The White Jacket - Part Four
Planning and Preparation
Before even beginning to cut fabric, many decisions regarding the final look of the garment must be made. Among these are decisions are those regarding the underlining, lining, interfacings and facings. Because of white velvet, I not only have to think about the drape and support of such a fabric, but also the thickness as well.
All of the fabrics have been washed and iron and ready to go. I already told you that I'm using a white cotton for the underlining in a previous post. To interface the jacket fronts and collar, I am using a thin knit type fusible. The interfacing is fused to the underlining as fusing interfacing to velvet is potential for crushing the nap and ruining the velvet.
Once all the interfacing was fused to the proper pieces, I used a tip from an article on interlining (underlining) by Kenneth D. King the current issue of Threads (which is one of the better recent issues - there are quite a few good articles in it!). He suggests cutting out the underlining using the pattern pieces and basting the underlining pieces to the wrong side of the fashion fabric *before* cutting out the fashion fabric. This is a wonderful tip!
Above you can see one of the major advantages to this method - it allows you to use a single layer layout. The single layer layout is very useful, especially for unusual garment pieces or when you're short on fabric.
Once the pieces were basted in place, they were cut out:
The piece shown above is the back, but there are a few pattern changes to note. Notice that the underlining does not extend to the hem. I did not want a double thickness of underlining there since I'm going to use a heavier interfacing in the hem area. I will most likely fuse it to the velvet, since the hem area is much smaller than most of the pieces and therefore easier to fuse without crushing. I also eliminated the front facings and line the fronts to the edge of the garment. The pattern is drafted so that the facing and front is cut as one piece. This wouldn't be a problem in lighter weight fabric, but like the hems, a double layer of velvet, underlining and interfacing is going to be too thick.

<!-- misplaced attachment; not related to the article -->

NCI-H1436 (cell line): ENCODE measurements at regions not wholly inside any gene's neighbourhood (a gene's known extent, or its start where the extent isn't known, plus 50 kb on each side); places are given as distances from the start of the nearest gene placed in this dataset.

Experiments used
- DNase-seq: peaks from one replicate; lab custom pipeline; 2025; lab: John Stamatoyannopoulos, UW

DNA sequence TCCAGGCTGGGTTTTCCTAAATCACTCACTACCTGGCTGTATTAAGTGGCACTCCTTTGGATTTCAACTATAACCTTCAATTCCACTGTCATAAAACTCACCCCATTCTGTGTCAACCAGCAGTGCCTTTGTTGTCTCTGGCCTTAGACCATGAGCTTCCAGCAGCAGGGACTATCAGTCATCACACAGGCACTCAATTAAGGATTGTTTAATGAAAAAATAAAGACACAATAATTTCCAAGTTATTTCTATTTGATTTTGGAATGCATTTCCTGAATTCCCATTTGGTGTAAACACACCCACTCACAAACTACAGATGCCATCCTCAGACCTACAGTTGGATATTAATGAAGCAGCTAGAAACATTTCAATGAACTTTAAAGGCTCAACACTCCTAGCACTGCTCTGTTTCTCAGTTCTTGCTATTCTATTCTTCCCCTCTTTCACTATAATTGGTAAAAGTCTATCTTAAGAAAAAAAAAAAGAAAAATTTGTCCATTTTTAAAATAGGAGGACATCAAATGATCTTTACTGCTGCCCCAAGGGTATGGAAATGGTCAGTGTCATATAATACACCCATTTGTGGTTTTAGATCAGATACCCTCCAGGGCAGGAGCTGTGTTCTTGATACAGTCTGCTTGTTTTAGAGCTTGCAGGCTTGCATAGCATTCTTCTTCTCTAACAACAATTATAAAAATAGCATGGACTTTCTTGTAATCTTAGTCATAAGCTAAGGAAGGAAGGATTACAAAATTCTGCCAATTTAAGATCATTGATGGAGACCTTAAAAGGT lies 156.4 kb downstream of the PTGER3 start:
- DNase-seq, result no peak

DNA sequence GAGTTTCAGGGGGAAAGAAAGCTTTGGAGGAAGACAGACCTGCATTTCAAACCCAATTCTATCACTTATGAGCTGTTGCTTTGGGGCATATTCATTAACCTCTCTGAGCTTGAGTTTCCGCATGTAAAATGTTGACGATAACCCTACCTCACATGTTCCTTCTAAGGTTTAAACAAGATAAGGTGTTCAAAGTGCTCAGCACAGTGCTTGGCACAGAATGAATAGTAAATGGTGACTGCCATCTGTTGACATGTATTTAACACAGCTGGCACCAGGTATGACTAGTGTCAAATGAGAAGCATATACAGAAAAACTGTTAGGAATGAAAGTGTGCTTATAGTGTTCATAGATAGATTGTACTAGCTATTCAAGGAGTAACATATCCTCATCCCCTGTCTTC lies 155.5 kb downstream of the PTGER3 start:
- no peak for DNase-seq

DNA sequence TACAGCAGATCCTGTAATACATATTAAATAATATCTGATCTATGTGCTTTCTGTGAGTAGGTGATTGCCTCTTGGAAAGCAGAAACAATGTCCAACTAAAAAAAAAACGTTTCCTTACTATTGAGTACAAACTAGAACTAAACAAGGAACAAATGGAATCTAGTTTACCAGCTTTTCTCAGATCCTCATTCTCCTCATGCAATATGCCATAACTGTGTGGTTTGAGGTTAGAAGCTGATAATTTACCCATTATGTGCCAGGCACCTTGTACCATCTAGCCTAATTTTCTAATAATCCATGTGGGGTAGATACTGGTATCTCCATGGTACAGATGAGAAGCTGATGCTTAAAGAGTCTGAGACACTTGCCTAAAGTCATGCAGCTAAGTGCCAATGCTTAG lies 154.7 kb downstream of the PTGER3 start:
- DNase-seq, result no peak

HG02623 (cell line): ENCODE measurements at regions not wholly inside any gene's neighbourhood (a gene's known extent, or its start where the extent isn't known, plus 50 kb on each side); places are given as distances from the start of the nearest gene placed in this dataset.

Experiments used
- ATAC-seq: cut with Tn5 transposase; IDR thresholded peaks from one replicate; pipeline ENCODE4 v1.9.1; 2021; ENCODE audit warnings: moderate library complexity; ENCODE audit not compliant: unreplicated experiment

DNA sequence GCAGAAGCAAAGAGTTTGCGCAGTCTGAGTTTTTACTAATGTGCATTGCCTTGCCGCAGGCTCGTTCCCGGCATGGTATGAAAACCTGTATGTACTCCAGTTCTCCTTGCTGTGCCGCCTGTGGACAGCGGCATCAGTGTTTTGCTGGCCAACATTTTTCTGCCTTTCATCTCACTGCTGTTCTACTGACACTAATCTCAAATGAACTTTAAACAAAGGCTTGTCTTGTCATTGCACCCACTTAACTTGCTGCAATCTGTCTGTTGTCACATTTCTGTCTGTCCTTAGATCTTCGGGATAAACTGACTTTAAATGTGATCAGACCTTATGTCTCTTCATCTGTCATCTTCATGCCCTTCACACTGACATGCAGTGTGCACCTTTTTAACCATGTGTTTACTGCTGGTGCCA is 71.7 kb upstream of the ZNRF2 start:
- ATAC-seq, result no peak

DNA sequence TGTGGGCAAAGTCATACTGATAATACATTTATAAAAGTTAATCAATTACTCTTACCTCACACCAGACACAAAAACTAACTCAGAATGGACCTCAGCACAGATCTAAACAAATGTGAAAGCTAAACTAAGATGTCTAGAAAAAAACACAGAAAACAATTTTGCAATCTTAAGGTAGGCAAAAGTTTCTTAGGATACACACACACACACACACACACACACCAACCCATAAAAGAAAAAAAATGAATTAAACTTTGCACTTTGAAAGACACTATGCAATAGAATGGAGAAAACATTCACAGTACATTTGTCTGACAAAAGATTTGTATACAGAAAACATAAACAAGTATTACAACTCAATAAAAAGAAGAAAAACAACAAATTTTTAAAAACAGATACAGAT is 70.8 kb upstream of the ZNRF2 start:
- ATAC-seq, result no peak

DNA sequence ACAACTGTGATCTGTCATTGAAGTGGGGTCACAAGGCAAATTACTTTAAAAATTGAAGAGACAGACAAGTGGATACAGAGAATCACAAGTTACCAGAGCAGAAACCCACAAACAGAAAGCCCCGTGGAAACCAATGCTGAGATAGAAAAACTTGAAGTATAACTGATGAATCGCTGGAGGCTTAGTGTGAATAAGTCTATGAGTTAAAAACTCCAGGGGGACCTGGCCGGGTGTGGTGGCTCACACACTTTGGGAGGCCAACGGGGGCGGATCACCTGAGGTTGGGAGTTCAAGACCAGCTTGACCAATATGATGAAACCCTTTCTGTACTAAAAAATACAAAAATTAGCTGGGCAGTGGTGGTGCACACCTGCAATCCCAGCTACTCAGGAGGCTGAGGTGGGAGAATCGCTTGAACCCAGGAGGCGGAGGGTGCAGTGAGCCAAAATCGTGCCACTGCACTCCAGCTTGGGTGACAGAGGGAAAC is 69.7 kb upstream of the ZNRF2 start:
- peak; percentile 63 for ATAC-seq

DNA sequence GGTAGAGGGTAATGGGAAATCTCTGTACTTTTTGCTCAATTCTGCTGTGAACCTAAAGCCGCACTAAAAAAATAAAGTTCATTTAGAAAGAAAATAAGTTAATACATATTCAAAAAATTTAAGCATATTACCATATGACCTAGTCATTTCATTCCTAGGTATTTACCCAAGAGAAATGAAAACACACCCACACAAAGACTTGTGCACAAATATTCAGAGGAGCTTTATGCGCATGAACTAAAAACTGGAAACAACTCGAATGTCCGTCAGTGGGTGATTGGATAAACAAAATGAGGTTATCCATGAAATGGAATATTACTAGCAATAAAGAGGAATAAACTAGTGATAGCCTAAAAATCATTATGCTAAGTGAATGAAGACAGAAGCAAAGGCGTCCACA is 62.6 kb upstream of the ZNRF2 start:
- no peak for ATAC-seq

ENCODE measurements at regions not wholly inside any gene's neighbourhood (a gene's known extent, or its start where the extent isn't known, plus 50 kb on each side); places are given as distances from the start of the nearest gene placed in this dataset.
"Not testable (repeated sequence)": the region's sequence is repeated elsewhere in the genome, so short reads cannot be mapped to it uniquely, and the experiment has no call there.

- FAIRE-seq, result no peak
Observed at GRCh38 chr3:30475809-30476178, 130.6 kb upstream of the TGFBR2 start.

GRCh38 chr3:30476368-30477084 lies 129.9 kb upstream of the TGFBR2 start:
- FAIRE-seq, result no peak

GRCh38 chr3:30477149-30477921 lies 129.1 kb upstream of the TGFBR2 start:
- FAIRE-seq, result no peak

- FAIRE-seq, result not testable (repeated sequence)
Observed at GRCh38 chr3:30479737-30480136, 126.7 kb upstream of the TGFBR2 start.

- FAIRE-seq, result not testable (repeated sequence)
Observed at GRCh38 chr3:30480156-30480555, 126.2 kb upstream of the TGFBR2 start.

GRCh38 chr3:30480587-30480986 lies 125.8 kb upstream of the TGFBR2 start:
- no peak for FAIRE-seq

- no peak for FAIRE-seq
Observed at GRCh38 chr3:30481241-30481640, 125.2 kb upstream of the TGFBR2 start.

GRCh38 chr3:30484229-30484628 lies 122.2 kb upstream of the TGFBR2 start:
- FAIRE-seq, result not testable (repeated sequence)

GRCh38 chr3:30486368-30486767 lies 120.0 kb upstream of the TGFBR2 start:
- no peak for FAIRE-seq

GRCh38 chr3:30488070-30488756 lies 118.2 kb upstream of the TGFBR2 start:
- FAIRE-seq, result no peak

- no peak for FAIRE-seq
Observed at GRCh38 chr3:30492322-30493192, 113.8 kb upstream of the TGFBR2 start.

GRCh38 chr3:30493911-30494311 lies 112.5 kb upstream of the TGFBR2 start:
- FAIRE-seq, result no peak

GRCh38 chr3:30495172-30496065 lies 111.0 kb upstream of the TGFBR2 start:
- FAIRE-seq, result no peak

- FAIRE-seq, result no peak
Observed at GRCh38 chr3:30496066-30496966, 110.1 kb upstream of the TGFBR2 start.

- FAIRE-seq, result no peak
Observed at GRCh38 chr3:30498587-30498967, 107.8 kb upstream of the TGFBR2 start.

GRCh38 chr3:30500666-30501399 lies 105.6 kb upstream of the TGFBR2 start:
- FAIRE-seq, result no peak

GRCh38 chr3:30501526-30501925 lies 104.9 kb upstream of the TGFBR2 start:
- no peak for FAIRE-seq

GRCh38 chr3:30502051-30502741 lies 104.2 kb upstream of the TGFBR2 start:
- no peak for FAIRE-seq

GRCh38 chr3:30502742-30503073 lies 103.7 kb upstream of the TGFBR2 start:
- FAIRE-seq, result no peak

That might seem like a lot of work and planning and no construction, but the time is well spent. This is one of the great things about sewing: you get to make the decisions that produce the results you want in a garment rather than taking whatever is on the rack.
Once I get the fronts and side fronts together (hopefully this afternoon!) I get to start on my favorite part: the beading!
Q/A: [Note to Katana: I did not forget about your question. I wanted to wait until I could put it with an appropriate post!] Katana wanted to know, "When you mark the difference between the original pattern piece and the changes made, how do you ensure the angles and curves stay the same?" One thing to realize about fitting a garment to your body and then transferring changes to the pattern itself is that there may be some lines that aren't exactly like the pattern. This is not a problem as you are custom making this garment to fit your body. For example, my waist curves in quite a bit where many patterns don't. I will sometimes change the pattern to reflect my own body curves. My shoulders also slope more than most patterns; my shoulder line is going to be angled downward more toward the sleeves compared to how the pattern was originally drafted. Of course, you don't want to change the lines so much that style of the pattern is changed, or else you'll end up with a garment that isn't what the pattern promised. Physically, to keep the lines straight or curved, I use drafting tools, mainly rulers, and carefully compare the new lines to the old ones. You can purchase drafting curves specifically for pattern making, for curved areas such as armholes or just use french curves. Els did a great post a while back on the Sewing Divas blog about some her drafting tools.
Parting Shot: It's that time again. It's time to calculate semester grades! Half the school year is over. What a great way to spend a Saturday morning.